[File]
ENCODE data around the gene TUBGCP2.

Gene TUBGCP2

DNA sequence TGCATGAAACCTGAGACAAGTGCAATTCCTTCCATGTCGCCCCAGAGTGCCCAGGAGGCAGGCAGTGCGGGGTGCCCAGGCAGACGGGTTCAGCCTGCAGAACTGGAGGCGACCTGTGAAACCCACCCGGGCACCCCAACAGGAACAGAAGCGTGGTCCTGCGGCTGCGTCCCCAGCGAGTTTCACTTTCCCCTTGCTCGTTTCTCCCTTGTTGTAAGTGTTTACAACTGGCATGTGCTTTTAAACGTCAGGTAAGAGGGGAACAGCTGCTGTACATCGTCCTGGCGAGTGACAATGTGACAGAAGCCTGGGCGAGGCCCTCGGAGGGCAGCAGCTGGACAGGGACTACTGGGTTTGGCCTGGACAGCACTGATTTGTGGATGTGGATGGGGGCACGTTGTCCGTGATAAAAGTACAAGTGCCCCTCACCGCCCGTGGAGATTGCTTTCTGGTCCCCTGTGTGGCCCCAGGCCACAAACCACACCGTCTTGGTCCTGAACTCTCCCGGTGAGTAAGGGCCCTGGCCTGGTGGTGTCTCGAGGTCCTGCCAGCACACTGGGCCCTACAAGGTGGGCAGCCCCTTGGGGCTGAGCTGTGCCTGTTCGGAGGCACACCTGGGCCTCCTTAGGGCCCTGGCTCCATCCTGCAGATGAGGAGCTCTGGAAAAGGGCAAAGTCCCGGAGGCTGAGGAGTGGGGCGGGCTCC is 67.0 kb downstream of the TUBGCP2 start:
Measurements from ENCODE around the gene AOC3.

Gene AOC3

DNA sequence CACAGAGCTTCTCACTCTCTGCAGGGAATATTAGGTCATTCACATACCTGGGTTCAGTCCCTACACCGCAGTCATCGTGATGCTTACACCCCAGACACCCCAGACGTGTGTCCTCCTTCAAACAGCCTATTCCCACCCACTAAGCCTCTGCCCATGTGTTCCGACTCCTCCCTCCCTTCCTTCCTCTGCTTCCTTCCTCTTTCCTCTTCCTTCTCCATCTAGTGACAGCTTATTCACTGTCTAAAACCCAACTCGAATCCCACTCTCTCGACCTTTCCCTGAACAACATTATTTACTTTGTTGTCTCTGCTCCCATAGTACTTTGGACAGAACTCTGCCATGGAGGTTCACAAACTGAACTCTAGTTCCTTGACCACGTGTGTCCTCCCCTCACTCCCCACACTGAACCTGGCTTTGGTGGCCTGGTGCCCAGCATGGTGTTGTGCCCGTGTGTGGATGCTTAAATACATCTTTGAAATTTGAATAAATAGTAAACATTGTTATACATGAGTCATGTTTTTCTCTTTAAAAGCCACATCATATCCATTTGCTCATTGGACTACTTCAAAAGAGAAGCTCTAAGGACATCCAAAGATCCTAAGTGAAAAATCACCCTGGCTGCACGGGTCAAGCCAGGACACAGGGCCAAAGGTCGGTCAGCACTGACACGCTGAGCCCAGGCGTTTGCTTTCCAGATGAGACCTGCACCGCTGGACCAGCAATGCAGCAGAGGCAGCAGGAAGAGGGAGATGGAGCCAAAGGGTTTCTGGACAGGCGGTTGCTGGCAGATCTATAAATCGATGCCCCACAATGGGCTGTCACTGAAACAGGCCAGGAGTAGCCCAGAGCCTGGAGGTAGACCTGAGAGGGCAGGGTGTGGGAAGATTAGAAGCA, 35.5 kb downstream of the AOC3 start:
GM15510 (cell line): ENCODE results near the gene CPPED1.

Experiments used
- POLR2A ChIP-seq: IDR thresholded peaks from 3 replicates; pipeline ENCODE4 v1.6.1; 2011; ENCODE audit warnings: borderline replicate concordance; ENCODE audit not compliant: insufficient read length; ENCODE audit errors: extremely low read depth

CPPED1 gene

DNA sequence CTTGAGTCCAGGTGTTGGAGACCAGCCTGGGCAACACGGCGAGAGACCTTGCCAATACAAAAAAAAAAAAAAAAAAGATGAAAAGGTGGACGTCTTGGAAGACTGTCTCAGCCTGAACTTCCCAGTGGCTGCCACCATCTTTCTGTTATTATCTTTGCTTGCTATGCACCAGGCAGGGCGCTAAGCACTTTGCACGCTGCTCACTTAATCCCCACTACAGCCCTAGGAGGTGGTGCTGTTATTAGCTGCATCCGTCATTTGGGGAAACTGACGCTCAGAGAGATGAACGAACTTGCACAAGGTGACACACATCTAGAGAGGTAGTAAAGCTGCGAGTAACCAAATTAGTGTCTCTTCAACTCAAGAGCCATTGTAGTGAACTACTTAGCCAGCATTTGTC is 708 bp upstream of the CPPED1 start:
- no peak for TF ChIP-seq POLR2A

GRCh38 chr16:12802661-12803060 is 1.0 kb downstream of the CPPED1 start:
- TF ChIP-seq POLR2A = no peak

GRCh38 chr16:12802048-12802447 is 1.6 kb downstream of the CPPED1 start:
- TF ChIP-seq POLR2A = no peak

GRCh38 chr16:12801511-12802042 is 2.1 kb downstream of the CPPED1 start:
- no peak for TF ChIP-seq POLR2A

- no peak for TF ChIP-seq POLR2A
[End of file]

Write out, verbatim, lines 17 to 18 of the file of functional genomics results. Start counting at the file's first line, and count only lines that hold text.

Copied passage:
GRCh38 chr16:12801511-12802042 is 2.1 kb downstream of the CPPED1 start:
- no peak for TF ChIP-seq POLR2A